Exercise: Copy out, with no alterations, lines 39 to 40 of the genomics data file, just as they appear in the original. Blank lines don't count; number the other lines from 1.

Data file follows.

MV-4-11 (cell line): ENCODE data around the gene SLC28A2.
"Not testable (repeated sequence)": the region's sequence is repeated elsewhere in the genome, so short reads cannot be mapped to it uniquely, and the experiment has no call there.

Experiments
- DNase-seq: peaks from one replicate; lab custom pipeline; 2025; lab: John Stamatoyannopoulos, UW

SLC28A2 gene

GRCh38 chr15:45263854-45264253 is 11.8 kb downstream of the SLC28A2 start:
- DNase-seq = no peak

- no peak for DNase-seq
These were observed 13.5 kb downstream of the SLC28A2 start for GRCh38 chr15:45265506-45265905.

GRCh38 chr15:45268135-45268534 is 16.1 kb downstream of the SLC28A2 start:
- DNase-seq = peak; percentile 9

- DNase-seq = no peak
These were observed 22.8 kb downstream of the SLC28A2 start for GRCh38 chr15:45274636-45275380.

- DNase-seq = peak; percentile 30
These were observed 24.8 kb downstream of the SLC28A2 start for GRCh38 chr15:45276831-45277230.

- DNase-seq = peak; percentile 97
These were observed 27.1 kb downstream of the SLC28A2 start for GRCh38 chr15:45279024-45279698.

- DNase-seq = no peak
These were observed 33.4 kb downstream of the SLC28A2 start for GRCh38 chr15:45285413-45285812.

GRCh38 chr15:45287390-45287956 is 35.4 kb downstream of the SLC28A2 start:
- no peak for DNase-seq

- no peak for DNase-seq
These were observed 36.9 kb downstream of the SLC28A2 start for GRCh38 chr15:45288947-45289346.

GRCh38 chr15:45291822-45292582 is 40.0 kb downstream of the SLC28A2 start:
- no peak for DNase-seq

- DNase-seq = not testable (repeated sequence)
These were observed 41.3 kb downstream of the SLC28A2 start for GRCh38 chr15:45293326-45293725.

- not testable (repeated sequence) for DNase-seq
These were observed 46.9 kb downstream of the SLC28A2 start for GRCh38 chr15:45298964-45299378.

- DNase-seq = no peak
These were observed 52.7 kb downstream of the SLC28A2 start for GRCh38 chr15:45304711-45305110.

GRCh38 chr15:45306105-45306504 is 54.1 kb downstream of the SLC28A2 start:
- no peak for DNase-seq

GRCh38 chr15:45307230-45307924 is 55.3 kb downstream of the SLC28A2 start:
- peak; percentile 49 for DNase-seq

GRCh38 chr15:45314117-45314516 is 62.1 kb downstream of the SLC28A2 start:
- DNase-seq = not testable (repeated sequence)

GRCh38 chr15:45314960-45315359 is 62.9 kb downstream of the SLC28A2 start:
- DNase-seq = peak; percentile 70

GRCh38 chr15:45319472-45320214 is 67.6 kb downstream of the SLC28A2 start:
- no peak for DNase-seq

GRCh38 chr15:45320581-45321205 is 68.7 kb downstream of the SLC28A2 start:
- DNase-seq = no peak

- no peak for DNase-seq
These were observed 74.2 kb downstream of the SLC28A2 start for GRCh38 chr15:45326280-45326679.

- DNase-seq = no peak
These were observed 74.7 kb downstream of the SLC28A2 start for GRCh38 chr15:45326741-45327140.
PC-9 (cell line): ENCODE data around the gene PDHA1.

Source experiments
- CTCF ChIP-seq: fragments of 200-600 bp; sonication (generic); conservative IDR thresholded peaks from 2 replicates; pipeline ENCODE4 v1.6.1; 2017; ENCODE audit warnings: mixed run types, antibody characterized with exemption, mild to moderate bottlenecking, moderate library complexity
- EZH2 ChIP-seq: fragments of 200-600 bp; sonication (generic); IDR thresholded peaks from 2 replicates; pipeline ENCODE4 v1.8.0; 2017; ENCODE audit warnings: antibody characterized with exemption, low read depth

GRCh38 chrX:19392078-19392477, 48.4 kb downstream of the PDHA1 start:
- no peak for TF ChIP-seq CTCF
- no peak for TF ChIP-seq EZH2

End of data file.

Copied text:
- DNase-seq = peak; percentile 70

GRCh38 chr15:45319472-45320214 is 67.6 kb downstream of the SLC28A2 start: